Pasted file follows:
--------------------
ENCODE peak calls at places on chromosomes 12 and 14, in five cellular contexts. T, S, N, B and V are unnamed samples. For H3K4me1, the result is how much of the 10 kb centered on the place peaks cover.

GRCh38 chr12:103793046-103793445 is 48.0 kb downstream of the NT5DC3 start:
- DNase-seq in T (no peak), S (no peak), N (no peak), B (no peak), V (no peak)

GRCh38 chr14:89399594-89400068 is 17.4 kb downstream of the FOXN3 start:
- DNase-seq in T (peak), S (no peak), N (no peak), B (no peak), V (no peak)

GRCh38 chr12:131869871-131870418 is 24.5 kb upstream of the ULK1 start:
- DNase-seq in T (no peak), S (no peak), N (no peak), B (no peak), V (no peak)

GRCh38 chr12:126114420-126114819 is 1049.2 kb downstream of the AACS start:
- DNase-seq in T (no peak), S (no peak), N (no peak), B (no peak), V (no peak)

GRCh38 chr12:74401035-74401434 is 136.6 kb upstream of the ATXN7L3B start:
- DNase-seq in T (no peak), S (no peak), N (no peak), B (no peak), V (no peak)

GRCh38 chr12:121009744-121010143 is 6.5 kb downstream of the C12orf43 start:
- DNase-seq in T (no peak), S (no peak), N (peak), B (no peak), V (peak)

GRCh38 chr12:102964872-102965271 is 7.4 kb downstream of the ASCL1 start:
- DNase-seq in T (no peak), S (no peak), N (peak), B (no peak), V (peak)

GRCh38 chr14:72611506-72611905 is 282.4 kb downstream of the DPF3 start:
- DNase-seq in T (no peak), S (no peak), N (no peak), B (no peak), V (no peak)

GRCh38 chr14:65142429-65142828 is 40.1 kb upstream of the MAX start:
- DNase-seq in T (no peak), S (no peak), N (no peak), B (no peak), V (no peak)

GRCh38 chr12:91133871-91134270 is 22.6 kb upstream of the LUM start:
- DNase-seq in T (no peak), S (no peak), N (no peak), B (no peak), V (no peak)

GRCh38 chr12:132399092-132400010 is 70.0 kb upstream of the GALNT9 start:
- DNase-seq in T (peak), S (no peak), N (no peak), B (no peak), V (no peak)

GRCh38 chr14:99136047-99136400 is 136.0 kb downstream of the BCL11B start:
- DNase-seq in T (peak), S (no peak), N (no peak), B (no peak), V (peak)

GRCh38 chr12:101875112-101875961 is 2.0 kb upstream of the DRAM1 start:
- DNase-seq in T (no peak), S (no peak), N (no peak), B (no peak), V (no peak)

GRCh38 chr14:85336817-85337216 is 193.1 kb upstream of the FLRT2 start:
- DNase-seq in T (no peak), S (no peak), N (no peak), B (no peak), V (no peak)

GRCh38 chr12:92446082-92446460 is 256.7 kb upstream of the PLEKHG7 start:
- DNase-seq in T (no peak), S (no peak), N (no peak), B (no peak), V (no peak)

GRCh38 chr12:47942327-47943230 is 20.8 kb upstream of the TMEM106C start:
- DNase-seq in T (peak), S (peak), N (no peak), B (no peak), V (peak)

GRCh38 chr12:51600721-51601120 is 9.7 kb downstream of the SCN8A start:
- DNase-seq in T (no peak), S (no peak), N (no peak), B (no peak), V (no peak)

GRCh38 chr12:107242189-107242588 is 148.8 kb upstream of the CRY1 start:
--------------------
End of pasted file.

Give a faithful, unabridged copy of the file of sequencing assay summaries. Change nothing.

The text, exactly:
ENCODE peak calls at places on chromosomes 12 and 14, in five cellular contexts. T, S, N, B and V are unnamed samples. For H3K4me1, the result is how much of the 10 kb centered on the place peaks cover.

GRCh38 chr12:103793046-103793445 is 48.0 kb downstream of the NT5DC3 start:
- DNase-seq in T (no peak), S (no peak), N (no peak), B (no peak), V (no peak)

GRCh38 chr14:89399594-89400068 is 17.4 kb downstream of the FOXN3 start:
- DNase-seq in T (peak), S (no peak), N (no peak), B (no peak), V (no peak)

GRCh38 chr12:131869871-131870418 is 24.5 kb upstream of the ULK1 start:
- DNase-seq in T (no peak), S (no peak), N (no peak), B (no peak), V (no peak)

GRCh38 chr12:126114420-126114819 is 1049.2 kb downstream of the AACS start:
- DNase-seq in T (no peak), S (no peak), N (no peak), B (no peak), V (no peak)

GRCh38 chr12:74401035-74401434 is 136.6 kb upstream of the ATXN7L3B start:
- DNase-seq in T (no peak), S (no peak), N (no peak), B (no peak), V (no peak)

GRCh38 chr12:121009744-121010143 is 6.5 kb downstream of the C12orf43 start:
- DNase-seq in T (no peak), S (no peak), N (peak), B (no peak), V (peak)

GRCh38 chr12:102964872-102965271 is 7.4 kb downstream of the ASCL1 start:
- DNase-seq in T (no peak), S (no peak), N (peak), B (no peak), V (peak)

GRCh38 chr14:72611506-72611905 is 282.4 kb downstream of the DPF3 start:
- DNase-seq in T (no peak), S (no peak), N (no peak), B (no peak), V (no peak)

GRCh38 chr14:65142429-65142828 is 40.1 kb upstream of the MAX start:
- DNase-seq in T (no peak), S (no peak), N (no peak), B (no peak), V (no peak)

GRCh38 chr12:91133871-91134270 is 22.6 kb upstream of the LUM start:
- DNase-seq in T (no peak), S (no peak), N (no peak), B (no peak), V (no peak)

GRCh38 chr12:132399092-132400010 is 70.0 kb upstream of the GALNT9 start:
- DNase-seq in T (peak), S (no peak), N (no peak), B (no peak), V (no peak)

GRCh38 chr14:99136047-99136400 is 136.0 kb downstream of the BCL11B start:
- DNase-seq in T (peak), S (no peak), N (no peak), B (no peak), V (peak)

GRCh38 chr12:101875112-101875961 is 2.0 kb upstream of the DRAM1 start:
- DNase-seq in T (no peak), S (no peak), N (no peak), B (no peak), V (no peak)

GRCh38 chr14:85336817-85337216 is 193.1 kb upstream of the FLRT2 start:
- DNase-seq in T (no peak), S (no peak), N (no peak), B (no peak), V (no peak)

GRCh38 chr12:92446082-92446460 is 256.7 kb upstream of the PLEKHG7 start:
- DNase-seq in T (no peak), S (no peak), N (no peak), B (no peak), V (no peak)

GRCh38 chr12:47942327-47943230 is 20.8 kb upstream of the TMEM106C start:
- DNase-seq in T (peak), S (peak), N (no peak), B (no peak), V (peak)

GRCh38 chr12:51600721-51601120 is 9.7 kb downstream of the SCN8A start:
- DNase-seq in T (no peak), S (no peak), N (no peak), B (no peak), V (no peak)

GRCh38 chr12:107242189-107242588 is 148.8 kb upstream of the CRY1 start: